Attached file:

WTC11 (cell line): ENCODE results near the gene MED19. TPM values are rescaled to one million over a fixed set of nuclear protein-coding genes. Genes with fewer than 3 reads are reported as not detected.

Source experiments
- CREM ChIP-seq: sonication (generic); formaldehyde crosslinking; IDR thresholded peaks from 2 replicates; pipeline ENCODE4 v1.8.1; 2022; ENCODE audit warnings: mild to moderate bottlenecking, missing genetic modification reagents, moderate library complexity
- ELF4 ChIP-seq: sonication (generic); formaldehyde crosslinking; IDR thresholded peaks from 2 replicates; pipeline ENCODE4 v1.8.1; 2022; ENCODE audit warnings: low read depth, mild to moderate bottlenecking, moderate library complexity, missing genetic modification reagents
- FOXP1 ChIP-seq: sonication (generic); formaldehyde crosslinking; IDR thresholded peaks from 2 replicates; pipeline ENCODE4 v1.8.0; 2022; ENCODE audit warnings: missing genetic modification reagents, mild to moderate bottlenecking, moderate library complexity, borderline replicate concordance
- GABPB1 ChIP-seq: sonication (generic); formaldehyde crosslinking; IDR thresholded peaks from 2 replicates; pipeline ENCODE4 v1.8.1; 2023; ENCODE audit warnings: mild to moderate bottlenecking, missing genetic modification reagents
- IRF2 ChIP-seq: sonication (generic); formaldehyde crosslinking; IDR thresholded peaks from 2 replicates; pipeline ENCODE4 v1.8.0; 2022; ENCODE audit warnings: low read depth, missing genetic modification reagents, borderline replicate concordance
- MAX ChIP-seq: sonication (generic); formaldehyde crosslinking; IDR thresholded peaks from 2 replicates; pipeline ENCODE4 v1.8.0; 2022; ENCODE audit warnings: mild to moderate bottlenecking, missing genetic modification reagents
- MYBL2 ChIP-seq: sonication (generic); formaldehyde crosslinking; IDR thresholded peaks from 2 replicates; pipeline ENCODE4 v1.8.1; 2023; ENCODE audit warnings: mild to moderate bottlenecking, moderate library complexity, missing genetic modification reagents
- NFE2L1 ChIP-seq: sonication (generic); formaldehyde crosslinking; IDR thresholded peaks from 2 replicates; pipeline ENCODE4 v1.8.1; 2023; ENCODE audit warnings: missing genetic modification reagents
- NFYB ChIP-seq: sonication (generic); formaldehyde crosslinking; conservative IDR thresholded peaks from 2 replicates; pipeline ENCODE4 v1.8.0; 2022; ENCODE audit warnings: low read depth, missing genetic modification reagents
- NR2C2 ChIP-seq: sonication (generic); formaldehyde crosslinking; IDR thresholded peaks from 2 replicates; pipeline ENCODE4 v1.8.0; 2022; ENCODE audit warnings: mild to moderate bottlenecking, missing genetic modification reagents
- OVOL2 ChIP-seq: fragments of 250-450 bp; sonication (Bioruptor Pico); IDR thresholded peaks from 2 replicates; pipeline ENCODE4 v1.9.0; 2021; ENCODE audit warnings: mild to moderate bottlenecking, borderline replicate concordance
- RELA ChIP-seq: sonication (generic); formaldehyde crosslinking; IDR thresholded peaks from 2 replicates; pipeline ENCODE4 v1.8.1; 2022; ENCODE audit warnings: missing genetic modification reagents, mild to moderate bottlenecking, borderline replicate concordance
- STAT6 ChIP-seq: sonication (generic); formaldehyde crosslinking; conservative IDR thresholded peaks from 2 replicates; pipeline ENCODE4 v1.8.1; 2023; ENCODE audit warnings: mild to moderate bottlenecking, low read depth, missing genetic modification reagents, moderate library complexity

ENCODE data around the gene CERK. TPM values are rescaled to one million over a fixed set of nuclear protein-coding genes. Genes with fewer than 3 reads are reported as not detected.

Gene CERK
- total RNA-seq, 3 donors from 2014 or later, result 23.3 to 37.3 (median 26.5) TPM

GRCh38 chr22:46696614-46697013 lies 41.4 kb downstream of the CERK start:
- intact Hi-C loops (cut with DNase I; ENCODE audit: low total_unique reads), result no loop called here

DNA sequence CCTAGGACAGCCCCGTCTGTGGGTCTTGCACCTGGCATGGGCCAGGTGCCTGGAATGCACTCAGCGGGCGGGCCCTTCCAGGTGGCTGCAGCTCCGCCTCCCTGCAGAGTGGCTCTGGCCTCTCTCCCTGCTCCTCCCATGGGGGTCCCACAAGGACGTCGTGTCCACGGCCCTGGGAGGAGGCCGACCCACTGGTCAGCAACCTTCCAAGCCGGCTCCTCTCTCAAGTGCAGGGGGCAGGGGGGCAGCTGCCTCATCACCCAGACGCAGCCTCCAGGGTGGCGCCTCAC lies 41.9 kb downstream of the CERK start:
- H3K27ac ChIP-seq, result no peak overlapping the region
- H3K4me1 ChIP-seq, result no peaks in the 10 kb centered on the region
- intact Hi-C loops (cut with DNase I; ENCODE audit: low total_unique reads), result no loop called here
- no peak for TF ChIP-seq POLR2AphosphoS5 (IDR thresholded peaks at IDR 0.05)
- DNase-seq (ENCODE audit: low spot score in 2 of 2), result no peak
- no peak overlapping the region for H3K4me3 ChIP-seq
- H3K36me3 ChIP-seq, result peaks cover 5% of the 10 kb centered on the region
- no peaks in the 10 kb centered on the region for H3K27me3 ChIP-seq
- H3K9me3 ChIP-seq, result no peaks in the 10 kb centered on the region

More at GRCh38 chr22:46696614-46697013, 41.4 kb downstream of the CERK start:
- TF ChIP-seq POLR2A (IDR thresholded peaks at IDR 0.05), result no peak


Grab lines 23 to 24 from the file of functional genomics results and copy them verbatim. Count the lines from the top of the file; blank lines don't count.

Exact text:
- H3K4me1 ChIP-seq, result no peaks in the 10 kb centered on the region
- intact Hi-C loops (cut with DNase I; ENCODE audit: low total_unique reads), result no loop called here